Nimbu, Galagal....and Nimbu

Nimbu, Galagal....and Nimbu

Winter bonus for the sturdy winter dwellers of the mountains.

Big, juicy lemons stud the hill slopes and brighten corners of dwellings. The birds, monkeys and cattle stay far away from them and they ripen slowly and surely on the tree.



We have the Galagal variety–smaller and less rind and better suited for pickling. The big Nimbu has been transformed into a delicacy by Kumaon women…A delicacy termed “Nimbu”.


This year, I have been spoilt silly every day. I get to devour “nimbu” at 11 am . “Nimbu” is a delectable dish of Kumaon…every household has a different recipe and a special touch and I love them all. Its a sublime, sharp combination of bitter lime, creamy yoghurt/cream, flavoured salt ( there are a zillion varieties of “pisi nud”–salt ground with garlic/chillies/coriander/local herbs/pepper/bhaang seeds), radish, carrots, jaggery and some other wonderful flavours. It has to be made and eaten in bright, mid morning sunshine and no drinking water with it.



My neighbour has an obliging buffalo who supplies enough cream and yoghurt for Prema to prepare the nimbu and pass it over the balcony to this hungry soul.

There were no big lemons at home today…great opportunity to go driving through sunlit forests…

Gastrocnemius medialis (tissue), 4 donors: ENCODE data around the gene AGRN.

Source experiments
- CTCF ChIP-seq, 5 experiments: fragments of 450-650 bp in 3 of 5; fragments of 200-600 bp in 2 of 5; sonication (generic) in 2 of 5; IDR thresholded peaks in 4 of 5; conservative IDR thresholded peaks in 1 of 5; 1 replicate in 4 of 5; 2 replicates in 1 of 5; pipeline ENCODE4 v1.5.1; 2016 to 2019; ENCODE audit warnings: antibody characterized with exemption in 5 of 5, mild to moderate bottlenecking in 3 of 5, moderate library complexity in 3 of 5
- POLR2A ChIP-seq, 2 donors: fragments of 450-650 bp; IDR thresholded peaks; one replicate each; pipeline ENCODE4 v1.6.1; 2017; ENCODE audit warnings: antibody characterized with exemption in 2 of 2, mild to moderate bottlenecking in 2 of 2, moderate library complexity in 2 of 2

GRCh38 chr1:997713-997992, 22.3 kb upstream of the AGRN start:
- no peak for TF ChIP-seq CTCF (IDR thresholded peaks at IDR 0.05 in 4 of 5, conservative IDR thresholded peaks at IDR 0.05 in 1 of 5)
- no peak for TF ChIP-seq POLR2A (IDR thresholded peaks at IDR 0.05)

Get stuck with Army trucks, wood-cutters and cattle–all out on the road and getting on with the business of working and living.


Kalika temple, just a mile from home, is reputed to the exact spot where the Goddess Durga had destroyed the Asura. We have a collection of tiny shops–best Maggie, best buttered-buns, best masala tea. These days we have these fresh juice and jal-jeera stalls who will happily give me a couple of nimbu for my mid morning gourmet snack.


This stall owner is keen to load me with Nimbu–his wife is one of my new knitters and she is currently spending more time ripping out her work, instead of knitting!


So, what can visitors do with these delicious Nimbu and Galagal, which beckon from roadside stalls?!  They make great pickles and relishes. One can grate the rind with gay abandon into lemon cakes and tarts and drizzle the juice over roasted vegetables, sabudana khichdi and anything else which needs a little bit of tangy. I sipped a lovely drink made by blending Nimbu, mint and some rocksalt….superb!

Its time to sit in the sun, receive ( with reverence) my share of “nimbu” and spoon dollops of that delectable decoction on that one inch of my tongue which has the taste-buds, savour the explosion of flavour and feel good and blessed!!

Leave a reply

Your email address will not be published. Required fields are marked *